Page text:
Silver Lake Kansas higher education chiefs, including Kansas University Chancellor Robert Hemenway, entertained elementary school students Wednesday with stories and visits from the schools' mascots.
But their real audience was about 15 miles east in the Statehouse where legislators are considering budget cuts in the face of an estimated $426 million revenue shortfall.
"It's pre-school to graduate school," Hemenway said during a news conference at Silver Lake Elementary. "We're all in the same business."
Higher education and public schools together cost about $3 billion out of a $4.5 billion state budget, but in past years the two groups have generally pursued their goals separately before the Legislature.
This year is different as education officials fight for tax increases to help fix the budget.
Hemenway said KU needs about $15.4 million more just to "stand still" and that budget proposals considered so far would result in layoffs, crowded classes and shutting down some academic programs and basic student services.
Most higher education officials have given up on getting some $46 million during the next fiscal year, which had been promised earlier as part of higher education reform legislation.
Because of the serious shortfall, the university chiefs said they visited Silver Lake to show a unified front with public school officials.
"When we look at these young people, I think we need to re-evaluate what's important to the state of Kansas," said Tom Bryant, president of Pittsburg State University.
Steve Pegram, superintendent of the Silver Lake school district, said he welcomed the support from higher education officials.
"We're all part of it together," he said. The school's principal, Bill Ross, agreed, urging people to contact their legislators to support extra funding for education.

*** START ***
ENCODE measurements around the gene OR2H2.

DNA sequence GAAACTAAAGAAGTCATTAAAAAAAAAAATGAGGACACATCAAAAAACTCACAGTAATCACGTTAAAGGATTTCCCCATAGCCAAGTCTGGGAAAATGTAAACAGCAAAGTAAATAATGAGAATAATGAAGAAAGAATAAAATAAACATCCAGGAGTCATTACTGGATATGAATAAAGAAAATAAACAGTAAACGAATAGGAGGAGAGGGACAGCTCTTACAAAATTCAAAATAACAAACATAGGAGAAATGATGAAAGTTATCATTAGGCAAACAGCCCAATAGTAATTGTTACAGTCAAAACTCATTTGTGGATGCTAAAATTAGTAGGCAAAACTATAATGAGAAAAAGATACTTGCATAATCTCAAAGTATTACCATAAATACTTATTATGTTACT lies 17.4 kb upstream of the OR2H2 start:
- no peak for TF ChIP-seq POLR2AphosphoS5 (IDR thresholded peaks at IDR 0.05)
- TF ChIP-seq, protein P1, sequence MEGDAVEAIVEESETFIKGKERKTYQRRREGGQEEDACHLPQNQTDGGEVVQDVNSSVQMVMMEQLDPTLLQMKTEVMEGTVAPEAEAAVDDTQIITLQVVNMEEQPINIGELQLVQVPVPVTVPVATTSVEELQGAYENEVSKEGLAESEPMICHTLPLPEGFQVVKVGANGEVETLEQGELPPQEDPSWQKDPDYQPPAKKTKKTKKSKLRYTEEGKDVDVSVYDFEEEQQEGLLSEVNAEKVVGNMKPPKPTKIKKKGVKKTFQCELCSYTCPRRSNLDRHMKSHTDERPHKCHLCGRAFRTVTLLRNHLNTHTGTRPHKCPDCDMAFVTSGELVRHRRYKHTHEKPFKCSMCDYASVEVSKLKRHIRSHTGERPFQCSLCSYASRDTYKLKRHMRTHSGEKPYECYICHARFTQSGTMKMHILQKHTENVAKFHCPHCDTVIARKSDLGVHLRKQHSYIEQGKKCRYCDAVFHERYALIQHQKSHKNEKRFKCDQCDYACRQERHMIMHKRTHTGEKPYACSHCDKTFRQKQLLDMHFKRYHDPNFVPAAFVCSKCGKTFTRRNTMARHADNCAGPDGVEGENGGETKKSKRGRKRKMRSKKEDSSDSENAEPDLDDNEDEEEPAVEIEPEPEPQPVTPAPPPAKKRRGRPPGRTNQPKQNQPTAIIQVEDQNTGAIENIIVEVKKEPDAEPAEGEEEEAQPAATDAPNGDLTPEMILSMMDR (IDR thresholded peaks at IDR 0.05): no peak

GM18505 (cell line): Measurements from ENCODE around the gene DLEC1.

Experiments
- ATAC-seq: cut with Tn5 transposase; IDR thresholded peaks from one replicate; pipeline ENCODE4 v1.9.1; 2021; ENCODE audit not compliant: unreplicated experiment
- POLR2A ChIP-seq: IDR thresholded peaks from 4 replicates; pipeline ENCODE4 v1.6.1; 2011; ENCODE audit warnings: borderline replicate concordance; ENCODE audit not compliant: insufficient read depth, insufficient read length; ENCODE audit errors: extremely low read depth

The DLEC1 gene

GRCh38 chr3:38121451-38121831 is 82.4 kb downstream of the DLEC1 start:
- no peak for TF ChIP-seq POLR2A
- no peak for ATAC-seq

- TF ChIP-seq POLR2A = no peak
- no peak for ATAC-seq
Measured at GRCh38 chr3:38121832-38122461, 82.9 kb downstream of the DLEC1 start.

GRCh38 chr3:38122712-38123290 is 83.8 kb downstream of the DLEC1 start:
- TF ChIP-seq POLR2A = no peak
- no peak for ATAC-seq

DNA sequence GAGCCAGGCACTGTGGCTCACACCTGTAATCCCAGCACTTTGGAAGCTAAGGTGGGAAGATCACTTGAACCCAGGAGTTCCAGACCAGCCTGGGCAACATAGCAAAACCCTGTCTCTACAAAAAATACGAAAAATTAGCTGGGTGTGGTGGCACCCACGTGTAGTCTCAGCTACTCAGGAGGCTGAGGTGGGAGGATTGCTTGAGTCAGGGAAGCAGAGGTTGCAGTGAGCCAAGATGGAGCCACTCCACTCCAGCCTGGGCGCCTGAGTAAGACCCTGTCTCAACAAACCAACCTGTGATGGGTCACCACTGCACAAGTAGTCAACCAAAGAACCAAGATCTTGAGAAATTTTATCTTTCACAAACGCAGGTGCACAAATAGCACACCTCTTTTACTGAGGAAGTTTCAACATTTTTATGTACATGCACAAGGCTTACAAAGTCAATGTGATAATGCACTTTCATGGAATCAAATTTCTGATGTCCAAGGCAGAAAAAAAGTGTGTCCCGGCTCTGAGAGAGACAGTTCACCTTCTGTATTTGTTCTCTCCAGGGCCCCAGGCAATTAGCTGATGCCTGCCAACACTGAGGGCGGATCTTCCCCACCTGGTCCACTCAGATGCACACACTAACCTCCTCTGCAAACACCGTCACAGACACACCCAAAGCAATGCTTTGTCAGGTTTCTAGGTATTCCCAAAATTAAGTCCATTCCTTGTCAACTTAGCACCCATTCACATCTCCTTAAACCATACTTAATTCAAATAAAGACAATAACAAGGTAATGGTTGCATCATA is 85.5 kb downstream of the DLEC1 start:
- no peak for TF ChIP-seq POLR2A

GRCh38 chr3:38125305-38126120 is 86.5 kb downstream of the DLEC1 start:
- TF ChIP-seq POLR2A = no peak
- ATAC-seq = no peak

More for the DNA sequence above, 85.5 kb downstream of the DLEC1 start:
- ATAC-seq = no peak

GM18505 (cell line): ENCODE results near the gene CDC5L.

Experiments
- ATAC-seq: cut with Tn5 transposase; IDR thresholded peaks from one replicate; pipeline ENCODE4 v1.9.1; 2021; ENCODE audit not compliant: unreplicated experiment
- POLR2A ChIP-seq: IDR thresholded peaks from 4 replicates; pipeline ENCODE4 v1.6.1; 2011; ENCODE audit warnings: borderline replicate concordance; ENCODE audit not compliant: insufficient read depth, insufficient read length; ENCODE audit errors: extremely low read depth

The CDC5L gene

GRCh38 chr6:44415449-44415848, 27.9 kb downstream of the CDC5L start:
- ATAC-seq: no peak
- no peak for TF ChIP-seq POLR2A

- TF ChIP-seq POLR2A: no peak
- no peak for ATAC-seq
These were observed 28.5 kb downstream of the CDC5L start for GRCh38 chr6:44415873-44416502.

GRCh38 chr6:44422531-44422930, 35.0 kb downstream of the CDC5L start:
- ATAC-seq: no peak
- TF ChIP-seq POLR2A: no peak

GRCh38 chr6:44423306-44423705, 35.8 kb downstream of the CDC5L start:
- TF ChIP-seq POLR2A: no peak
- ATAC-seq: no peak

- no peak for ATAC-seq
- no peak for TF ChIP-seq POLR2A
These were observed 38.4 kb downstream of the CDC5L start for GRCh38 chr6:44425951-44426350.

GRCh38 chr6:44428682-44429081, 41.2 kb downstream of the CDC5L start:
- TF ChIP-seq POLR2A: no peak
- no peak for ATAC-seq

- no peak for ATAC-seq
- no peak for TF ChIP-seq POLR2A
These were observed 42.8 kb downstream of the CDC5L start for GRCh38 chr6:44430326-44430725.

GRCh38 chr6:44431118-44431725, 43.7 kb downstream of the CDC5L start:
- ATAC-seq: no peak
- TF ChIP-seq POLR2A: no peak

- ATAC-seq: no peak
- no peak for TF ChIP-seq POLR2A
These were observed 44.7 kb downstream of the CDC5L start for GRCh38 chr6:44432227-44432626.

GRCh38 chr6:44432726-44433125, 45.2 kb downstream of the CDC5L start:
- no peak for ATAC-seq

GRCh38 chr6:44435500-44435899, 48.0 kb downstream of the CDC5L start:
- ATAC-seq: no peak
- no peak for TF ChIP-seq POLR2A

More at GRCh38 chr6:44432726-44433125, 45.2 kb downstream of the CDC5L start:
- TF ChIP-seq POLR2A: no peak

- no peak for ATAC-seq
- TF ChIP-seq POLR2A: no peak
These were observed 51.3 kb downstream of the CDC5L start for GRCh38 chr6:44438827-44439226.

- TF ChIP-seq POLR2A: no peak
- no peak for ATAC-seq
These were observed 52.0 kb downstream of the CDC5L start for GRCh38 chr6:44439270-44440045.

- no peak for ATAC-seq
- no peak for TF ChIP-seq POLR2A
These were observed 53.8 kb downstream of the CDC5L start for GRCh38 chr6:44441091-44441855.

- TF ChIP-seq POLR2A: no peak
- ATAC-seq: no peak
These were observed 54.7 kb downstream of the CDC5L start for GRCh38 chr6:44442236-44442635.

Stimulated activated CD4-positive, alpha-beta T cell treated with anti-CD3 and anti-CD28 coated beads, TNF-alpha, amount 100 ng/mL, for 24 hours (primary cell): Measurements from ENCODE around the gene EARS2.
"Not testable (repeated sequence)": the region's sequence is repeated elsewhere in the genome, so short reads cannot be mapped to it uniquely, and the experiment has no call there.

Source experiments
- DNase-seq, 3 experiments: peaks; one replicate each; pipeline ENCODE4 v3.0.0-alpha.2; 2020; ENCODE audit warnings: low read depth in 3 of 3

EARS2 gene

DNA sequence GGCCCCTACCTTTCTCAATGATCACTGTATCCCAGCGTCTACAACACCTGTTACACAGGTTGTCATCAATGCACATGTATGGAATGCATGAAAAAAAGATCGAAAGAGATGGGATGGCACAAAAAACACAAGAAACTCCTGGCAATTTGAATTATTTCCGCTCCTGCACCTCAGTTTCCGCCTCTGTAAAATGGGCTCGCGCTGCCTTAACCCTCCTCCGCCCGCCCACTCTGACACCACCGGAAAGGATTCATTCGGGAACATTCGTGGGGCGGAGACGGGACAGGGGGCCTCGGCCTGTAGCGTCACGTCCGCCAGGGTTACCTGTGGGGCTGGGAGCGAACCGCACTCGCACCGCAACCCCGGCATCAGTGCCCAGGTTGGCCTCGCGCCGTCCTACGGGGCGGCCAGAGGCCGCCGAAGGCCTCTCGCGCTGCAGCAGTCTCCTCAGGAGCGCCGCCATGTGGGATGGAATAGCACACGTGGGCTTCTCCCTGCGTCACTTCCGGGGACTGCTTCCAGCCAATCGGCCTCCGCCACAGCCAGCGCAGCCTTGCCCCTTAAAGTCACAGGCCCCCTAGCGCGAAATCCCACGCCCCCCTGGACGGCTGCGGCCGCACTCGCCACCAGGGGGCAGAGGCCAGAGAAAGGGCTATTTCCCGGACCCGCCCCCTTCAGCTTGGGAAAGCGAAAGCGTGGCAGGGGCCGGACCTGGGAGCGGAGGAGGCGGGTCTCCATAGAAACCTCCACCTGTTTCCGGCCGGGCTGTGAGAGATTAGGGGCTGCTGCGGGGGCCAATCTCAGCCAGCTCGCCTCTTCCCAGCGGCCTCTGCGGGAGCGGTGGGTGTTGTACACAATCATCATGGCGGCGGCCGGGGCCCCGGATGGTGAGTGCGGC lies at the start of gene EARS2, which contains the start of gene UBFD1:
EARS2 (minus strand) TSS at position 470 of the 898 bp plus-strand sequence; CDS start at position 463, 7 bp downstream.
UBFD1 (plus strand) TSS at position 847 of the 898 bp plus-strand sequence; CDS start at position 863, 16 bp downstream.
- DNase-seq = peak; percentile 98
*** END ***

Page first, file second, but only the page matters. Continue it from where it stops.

Ed Hammond, president of Fort Hays State University, said he was confident Kansans would tell their representatives that "they need to stand up to the task."
State legislators say they are getting requests for extra funding from all sides.
Rep. Kenny Wilk, R-Lansing and chairman of the House budget-writing committee, said every agency and function of state government was lobbying hard for more dollars.
"They are all aggressively working to make their budgets," he said.
Rep. Clark Shultz, R-Lindsborg, chairman of the education subcommittee, said members are "genuinely concerned" about the budget but at this point there's not a lot they can promise.
"We have a huge problem," he said.
And Shultz said he didn't think higher education's funding chances would increase if they aligned themselves more closely with public schools.
"They (the universities) are going to be listened to very well," regardless whether they fight alone or beside public schools, he said.
But a recent poll by KU's Policy Research Institute showed more Kansans supported increasing public school funding Â 59.3 percent Â than increasing funding for higher education Â 38.1 percent.
Hemenway denied higher education officials were trying to grab the coattails of public school support.
"You can't divide education. It's one system. Whatever helps education at one level, helps the other," he said.